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Uber, Waymo, Ford and More Form Coalition to Bring Light to Self-Driving Cars

Source: Waymo/Youtube

Autonomous

Uber, Waymo, Ford and More Form Coalition to Bring Light to Self-Driving Cars

Source: Waymo/Youtube

Uber, Waymo, Ford and More Form Coalition to Bring Light to Self-Driving Cars

The future of autonomous transport has a new champion, with the announcement today of a coalition between key players in the growing driverless car market.

Self-driving cars have come under a lot of scrutiny of late, due to highly publicised incidents such as the death of the woman in Arizona during an Uber driverless car test.

Surveys such as that issued by the AAA suggest that nearly three quarters of Americans are afraid to ride in a driverless car, while another issued this month by the Society for Risk Analysis says that in China at least, people think that self driving vehicles (SDVs) should be at least four times safer than cars driven by people.

Yet driverless cars, as with many other forms of autonomous technology, are becoming an immutable part of our future.

For example, Australia has just drafted new laws for autonomous cars and France recently gave the go ahead for driverless car testing.

For the growth of the SDV market to continue, disruptive companies like Uber, Waymo and even traditional auto companies such as Ford and Toyota recognise that public trust for SDVs must be nurtured.

In addition, the growth of the driverless car market will lead to job creation. The increase in sales of LiDAR sensing technology required for safe operation of SDVs alone is indicative of this.

This is the thinking behind the formation of the Partnership for Transportation Innovation and Opportunity (PTIO), executive director Maureen Westphal told The Verge.

“Concern for the safety of workers and the public is paramount to PTIO,” she wrote in an email, “and safe deployment of [autonomous vehicle] technology is fundamental to securing better job opportunities for workers, so we plan to engage with a variety of concerned stakeholders already having conversations and planning for this transition to an autonomous vehicle future.”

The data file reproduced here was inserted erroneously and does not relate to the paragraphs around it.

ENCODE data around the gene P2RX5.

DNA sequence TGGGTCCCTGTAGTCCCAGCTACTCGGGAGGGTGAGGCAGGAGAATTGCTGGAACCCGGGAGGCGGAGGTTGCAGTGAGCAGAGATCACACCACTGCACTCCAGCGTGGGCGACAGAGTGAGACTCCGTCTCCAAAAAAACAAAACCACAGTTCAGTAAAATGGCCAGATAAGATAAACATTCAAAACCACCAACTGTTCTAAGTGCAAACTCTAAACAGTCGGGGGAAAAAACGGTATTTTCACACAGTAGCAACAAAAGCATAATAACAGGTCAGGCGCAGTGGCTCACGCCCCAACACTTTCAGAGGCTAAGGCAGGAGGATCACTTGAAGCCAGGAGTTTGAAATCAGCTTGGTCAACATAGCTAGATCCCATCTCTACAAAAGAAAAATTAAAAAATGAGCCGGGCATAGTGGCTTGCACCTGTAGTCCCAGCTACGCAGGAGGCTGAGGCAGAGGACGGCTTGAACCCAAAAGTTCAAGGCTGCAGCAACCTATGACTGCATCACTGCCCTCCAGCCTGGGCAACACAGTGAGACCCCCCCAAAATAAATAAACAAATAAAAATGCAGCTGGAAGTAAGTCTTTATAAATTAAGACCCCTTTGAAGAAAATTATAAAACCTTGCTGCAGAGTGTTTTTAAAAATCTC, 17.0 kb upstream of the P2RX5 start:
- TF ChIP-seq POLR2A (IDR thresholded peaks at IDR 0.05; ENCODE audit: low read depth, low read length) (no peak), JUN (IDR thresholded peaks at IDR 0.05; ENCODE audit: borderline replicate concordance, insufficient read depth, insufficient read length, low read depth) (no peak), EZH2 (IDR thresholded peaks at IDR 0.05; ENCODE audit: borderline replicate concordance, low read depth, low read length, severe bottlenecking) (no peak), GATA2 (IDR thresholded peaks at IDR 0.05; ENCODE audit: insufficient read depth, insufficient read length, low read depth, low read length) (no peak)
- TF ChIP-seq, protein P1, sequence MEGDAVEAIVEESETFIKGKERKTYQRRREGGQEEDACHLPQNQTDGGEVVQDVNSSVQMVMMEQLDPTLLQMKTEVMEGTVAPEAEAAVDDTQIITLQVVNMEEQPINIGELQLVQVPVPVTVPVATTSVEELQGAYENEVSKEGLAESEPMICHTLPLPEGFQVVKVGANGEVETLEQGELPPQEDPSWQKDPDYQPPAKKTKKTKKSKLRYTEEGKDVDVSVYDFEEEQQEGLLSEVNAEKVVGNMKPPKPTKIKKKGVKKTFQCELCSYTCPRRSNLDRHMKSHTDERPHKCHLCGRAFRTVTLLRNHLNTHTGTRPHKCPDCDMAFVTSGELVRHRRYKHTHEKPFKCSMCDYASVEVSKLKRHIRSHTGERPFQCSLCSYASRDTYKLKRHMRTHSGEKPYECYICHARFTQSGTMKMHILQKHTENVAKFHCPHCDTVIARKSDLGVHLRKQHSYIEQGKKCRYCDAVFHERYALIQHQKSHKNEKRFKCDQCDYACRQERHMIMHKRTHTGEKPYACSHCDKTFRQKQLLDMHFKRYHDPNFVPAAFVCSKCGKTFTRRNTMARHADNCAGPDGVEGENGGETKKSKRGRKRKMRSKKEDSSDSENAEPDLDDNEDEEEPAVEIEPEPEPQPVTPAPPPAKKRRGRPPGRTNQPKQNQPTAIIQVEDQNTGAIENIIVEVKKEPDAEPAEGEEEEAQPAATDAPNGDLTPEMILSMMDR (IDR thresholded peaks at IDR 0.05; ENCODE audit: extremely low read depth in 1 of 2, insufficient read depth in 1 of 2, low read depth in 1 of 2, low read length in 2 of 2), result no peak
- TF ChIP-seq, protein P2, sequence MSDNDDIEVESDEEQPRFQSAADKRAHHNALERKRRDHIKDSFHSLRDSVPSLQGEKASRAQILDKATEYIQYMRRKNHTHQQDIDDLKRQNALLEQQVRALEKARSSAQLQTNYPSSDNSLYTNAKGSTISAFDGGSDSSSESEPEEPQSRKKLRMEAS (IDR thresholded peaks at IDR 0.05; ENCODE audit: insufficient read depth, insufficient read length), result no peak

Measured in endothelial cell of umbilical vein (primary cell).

The primary mandate of the PTIO, which also includes Lyft, Daimler, FedEx and the American Trucking Association and will operate as a 501(c)(6) nonprofit policy group, is to build public trust in driverless cars through ‘a well-rounded and data-based understanding of the impact and implications of autonomous vehicles on the future of work’, the group stated.

Additionally, the group will seek input from interested parties regarding their ‘expertise, concerns, and aspirations’, as well as fostering ‘foster awareness of existing and near-term career opportunities for workers during the transition to a new autonomous vehicle-enabled economy’.

While it’s not the first such coalition – Google, Uber, Volvo and Lyft created the lobby group The Self-Driving Coalition for Safer Streets in 2016 – Westphal has told The Verge that the PTIO’s focus will be centred on the impacts of SDVs on society as compared to lobbying for changes to legislation.

“While the Self-Driving Coalition for Safer Streets is doing very important work on issues related to autonomous vehicle safety and implementation, the Partnership for Transportation Innovation and Opportunity believes that while society prepares for the practical impact of autonomous vehicles, we must also focus our efforts on the human impact as it relates to Americans’ careers and jobs,” she said.

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